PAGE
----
Well, the goats are here to stay.
There was a time when I wondered if that statement would be true - the staying part. As a reminder, two severe thunderstorms right before the goats got here last week had knocked out the electric fence, allowing the goats to walk through the not so shocking fence.
Carla and I got the goat pen fenced with some welded wire, in yet another thunderstorm and the pouring rain in the early morning Friday. I then carried the girl goats and semi-rode the buck back into the original goat pen, now fortified with both the welded wire and the electric fencing. The goats figured out really quick that electric fencing is worth avoiding, and that lesson learned, attacked the brush, trees, and grass stems in their pens with gusto. Elm, oak, privett, poison ivy, ox-eyed daisies, and fescue seed heads are a hit. Wild strawberries are not .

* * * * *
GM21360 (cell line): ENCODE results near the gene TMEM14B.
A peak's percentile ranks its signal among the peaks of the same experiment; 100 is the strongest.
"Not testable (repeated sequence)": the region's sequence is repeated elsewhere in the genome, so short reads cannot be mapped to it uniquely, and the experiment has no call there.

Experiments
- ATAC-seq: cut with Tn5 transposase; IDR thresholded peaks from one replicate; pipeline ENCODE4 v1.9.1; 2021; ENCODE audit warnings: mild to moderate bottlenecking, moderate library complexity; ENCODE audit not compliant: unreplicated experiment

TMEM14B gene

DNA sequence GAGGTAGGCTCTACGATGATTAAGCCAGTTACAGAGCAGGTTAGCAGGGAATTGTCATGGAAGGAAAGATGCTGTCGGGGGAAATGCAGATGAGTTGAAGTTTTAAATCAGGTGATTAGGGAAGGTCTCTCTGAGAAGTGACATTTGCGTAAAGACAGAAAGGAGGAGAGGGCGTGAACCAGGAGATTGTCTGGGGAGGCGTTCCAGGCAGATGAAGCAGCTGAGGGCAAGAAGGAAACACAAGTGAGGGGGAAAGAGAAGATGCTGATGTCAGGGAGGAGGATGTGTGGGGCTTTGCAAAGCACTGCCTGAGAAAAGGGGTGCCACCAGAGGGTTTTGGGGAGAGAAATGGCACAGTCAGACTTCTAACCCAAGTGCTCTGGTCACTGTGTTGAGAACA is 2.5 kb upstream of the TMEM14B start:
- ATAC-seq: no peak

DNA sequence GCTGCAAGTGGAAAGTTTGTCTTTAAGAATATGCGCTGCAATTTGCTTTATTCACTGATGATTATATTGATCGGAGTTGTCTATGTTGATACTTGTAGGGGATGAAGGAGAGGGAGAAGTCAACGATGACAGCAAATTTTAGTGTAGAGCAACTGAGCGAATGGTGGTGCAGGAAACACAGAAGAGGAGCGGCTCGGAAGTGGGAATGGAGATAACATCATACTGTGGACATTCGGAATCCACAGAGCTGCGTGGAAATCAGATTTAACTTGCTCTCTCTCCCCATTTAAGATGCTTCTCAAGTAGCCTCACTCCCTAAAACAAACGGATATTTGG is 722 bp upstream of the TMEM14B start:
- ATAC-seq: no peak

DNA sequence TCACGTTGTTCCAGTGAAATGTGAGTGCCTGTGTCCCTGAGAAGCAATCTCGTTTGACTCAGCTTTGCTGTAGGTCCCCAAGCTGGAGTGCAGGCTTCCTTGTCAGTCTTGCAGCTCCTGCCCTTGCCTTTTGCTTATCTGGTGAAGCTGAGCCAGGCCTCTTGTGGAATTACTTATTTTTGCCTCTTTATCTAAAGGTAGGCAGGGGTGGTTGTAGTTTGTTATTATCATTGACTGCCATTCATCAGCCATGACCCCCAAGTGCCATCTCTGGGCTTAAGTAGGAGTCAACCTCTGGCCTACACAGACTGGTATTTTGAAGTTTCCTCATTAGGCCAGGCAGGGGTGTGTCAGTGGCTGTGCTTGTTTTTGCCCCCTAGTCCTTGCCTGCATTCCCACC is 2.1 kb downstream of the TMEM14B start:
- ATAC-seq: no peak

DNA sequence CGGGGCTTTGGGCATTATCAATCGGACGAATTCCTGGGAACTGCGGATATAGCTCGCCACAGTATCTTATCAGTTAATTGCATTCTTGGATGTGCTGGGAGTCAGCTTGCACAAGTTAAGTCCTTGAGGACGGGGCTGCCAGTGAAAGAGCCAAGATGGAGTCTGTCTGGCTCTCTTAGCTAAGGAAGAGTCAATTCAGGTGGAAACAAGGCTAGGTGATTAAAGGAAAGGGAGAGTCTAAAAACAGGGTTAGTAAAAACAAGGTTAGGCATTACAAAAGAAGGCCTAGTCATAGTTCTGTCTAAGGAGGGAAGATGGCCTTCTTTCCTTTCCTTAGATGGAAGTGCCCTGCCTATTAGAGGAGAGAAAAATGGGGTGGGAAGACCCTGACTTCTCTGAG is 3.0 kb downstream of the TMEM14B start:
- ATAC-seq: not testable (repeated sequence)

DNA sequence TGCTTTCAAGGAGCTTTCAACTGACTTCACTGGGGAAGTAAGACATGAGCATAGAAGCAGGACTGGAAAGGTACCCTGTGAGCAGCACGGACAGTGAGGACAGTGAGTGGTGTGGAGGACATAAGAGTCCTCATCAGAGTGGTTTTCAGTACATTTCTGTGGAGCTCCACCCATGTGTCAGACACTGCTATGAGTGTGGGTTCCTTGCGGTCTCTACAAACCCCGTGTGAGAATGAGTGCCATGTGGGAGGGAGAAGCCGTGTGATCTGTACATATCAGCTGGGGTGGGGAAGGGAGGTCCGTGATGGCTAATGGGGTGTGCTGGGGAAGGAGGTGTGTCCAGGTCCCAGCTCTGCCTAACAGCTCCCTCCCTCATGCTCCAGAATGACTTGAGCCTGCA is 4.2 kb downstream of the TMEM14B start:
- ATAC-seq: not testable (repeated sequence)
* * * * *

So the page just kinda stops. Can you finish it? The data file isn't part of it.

The 4 goats have been a little shy, which is understandable given their unexpectedly traumatic first day. I've got the buck eating a little sweet mix/alfalfa out of my hand. The girls are slowly coming around - darting in for a nibble then running off to munch their treats and glare at me. I can't turn them free until I know for sure that they're not scared of me, and actually look forward to seeing me and getting treats. Our pasture is rugged and overgrown, so if the goats are scared of me, I may never see them again. Before I turn the herd out, I need them to at least be interested enough to pop their heads out of whatever rose thicket or cedar grove their in for check-ups. Hopefully, I'll get to turn them out next week sometime.